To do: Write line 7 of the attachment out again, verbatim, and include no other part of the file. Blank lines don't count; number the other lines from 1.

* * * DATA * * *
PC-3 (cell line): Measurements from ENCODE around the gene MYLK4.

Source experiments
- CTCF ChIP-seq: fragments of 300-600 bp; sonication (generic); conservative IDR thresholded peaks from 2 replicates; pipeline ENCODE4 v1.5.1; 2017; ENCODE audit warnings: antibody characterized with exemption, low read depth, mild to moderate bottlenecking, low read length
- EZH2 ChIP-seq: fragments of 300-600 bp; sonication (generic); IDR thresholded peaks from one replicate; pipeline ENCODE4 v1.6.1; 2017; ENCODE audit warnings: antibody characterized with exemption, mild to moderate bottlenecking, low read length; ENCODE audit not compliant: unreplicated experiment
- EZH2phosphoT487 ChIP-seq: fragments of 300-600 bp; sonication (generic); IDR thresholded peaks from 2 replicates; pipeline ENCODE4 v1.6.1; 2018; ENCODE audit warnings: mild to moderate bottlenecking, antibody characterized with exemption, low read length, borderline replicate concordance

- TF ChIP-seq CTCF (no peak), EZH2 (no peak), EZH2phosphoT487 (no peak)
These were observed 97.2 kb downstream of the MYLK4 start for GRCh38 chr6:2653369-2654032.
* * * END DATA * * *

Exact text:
These were observed 97.2 kb downstream of the MYLK4 start for GRCh38 chr6:2653369-2654032.